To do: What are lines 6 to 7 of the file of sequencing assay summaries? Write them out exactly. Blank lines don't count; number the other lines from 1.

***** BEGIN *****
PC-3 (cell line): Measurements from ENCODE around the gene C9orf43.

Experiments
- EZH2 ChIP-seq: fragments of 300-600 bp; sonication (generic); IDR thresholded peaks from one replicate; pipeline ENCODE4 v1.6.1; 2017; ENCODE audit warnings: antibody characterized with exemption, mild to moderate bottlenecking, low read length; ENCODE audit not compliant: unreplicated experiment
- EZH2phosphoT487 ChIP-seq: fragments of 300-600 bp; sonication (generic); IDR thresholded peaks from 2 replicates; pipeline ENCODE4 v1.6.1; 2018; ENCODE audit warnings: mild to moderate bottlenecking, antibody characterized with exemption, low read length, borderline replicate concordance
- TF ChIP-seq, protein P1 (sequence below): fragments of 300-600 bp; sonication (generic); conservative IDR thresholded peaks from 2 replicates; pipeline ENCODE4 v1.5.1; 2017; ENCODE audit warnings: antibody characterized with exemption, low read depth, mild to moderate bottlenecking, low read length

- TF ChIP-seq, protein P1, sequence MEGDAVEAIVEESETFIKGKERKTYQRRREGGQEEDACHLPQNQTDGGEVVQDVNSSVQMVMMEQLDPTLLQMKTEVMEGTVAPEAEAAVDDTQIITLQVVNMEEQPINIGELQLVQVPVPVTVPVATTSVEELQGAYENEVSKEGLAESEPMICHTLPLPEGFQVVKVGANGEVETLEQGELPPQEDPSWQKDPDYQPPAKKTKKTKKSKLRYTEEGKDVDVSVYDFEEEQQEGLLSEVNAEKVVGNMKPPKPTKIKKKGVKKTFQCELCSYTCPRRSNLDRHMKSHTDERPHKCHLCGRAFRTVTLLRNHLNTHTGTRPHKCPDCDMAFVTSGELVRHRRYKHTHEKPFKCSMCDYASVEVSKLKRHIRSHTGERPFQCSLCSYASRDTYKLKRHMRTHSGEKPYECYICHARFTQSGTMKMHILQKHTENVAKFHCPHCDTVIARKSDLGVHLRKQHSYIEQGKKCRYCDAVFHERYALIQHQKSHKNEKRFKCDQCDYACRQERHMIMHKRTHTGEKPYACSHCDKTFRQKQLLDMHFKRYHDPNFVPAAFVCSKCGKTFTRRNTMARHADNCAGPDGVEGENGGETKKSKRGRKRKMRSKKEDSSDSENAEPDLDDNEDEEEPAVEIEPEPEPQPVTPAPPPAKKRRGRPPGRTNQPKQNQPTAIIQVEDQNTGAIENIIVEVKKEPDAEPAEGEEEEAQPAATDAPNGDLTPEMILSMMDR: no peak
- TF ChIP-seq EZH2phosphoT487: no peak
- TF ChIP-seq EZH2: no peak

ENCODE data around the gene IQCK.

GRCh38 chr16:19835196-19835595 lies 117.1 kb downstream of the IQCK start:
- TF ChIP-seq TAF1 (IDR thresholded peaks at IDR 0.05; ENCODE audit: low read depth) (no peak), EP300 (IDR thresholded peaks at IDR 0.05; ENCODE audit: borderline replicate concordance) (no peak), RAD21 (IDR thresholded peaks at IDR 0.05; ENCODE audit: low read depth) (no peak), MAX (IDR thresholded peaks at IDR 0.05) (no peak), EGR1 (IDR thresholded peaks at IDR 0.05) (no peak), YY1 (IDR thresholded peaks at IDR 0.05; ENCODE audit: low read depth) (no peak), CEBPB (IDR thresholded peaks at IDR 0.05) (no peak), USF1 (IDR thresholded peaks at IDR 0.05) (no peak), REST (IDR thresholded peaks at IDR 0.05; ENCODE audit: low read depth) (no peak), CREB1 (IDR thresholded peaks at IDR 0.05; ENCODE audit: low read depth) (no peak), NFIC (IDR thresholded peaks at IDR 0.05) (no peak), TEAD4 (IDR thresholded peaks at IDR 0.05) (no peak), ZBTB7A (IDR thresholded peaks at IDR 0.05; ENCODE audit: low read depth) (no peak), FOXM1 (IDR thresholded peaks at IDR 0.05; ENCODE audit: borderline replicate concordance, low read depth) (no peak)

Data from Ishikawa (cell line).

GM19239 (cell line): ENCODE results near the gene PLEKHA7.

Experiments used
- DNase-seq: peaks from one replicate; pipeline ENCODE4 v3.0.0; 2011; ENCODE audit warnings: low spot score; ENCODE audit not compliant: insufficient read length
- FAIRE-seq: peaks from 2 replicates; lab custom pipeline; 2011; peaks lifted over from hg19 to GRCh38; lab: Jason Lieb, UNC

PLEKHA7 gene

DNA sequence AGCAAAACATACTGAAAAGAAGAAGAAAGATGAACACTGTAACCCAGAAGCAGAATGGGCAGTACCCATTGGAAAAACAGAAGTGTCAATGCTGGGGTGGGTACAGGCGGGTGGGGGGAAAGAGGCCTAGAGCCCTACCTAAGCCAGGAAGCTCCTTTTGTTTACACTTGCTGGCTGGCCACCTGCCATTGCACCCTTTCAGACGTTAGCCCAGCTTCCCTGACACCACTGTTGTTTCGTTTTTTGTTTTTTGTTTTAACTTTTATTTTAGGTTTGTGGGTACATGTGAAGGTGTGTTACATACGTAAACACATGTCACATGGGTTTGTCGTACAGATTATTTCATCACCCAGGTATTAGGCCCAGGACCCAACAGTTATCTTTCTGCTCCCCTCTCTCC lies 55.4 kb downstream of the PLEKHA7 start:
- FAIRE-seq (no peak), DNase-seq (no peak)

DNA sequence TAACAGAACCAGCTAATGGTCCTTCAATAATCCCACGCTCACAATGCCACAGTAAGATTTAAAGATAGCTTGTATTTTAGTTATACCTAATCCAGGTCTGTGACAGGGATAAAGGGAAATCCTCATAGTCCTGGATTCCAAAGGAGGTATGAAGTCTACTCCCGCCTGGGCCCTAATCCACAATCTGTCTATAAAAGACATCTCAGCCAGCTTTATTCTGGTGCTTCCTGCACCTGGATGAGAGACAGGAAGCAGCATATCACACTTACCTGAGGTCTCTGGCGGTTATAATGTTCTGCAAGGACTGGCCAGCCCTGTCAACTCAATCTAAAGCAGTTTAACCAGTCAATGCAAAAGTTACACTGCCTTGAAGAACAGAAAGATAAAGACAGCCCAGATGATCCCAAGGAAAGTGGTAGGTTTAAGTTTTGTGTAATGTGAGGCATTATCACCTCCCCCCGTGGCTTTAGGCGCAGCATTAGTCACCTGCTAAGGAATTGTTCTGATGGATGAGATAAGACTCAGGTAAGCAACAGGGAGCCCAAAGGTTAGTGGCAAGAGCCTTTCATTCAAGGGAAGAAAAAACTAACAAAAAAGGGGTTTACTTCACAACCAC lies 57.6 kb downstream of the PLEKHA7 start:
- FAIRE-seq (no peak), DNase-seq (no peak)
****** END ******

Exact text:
- TF ChIP-seq, protein P1, sequence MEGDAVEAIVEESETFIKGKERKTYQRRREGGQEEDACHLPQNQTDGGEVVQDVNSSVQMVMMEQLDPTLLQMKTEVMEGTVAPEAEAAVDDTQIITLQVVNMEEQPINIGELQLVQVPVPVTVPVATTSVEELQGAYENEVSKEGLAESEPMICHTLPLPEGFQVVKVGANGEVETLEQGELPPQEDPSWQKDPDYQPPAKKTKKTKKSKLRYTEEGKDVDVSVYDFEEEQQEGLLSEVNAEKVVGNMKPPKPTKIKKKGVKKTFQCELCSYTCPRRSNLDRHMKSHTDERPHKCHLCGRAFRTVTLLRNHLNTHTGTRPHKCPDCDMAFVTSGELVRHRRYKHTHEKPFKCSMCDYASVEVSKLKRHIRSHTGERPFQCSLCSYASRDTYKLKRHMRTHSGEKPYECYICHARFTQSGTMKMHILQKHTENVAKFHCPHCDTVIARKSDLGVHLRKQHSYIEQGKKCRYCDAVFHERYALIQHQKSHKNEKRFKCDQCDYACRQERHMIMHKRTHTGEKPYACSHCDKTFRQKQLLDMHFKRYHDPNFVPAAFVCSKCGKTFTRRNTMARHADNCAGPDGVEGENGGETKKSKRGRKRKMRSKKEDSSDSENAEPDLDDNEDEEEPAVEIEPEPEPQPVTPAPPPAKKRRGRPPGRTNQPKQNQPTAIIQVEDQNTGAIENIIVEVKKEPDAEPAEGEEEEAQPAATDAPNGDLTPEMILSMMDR: no peak
- TF ChIP-seq EZH2phosphoT487: no peak